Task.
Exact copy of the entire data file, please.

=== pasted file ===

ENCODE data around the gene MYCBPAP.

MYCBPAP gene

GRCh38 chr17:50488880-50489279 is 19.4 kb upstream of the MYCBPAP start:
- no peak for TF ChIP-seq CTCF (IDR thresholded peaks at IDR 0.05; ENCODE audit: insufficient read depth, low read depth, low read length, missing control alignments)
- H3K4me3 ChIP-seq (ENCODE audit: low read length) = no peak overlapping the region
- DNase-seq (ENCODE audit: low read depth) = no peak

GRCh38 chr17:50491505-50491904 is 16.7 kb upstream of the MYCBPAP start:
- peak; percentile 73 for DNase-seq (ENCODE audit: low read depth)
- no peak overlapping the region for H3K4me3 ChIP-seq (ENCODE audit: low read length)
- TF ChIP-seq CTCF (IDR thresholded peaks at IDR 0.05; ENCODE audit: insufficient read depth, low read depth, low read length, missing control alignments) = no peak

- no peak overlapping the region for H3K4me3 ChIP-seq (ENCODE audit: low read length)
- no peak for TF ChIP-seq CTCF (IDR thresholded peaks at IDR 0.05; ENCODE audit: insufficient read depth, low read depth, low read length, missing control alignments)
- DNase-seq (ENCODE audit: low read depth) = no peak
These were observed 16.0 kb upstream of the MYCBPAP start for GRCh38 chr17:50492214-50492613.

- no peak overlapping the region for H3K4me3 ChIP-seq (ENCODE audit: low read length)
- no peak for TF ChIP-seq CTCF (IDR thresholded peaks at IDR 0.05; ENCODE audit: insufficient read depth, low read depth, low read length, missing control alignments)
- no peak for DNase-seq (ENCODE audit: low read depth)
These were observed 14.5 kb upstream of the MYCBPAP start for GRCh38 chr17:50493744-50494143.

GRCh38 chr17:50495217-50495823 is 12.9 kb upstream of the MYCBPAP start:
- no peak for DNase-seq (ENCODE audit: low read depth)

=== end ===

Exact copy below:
ENCODE data around the gene MYCBPAP.

MYCBPAP gene

GRCh38 chr17:50488880-50489279 is 19.4 kb upstream of the MYCBPAP start:
- no peak for TF ChIP-seq CTCF (IDR thresholded peaks at IDR 0.05; ENCODE audit: insufficient read depth, low read depth, low read length, missing control alignments)
- H3K4me3 ChIP-seq (ENCODE audit: low read length) = no peak overlapping the region
- DNase-seq (ENCODE audit: low read depth) = no peak

GRCh38 chr17:50491505-50491904 is 16.7 kb upstream of the MYCBPAP start:
- peak; percentile 73 for DNase-seq (ENCODE audit: low read depth)
- no peak overlapping the region for H3K4me3 ChIP-seq (ENCODE audit: low read length)
- TF ChIP-seq CTCF (IDR thresholded peaks at IDR 0.05; ENCODE audit: insufficient read depth, low read depth, low read length, missing control alignments) = no peak

- no peak overlapping the region for H3K4me3 ChIP-seq (ENCODE audit: low read length)
- no peak for TF ChIP-seq CTCF (IDR thresholded peaks at IDR 0.05; ENCODE audit: insufficient read depth, low read depth, low read length, missing control alignments)
- DNase-seq (ENCODE audit: low read depth) = no peak
These were observed 16.0 kb upstream of the MYCBPAP start for GRCh38 chr17:50492214-50492613.

- no peak overlapping the region for H3K4me3 ChIP-seq (ENCODE audit: low read length)
- no peak for TF ChIP-seq CTCF (IDR thresholded peaks at IDR 0.05; ENCODE audit: insufficient read depth, low read depth, low read length, missing control alignments)
- no peak for DNase-seq (ENCODE audit: low read depth)
These were observed 14.5 kb upstream of the MYCBPAP start for GRCh38 chr17:50493744-50494143.

GRCh38 chr17:50495217-50495823 is 12.9 kb upstream of the MYCBPAP start:
- no peak for DNase-seq (ENCODE audit: low read depth)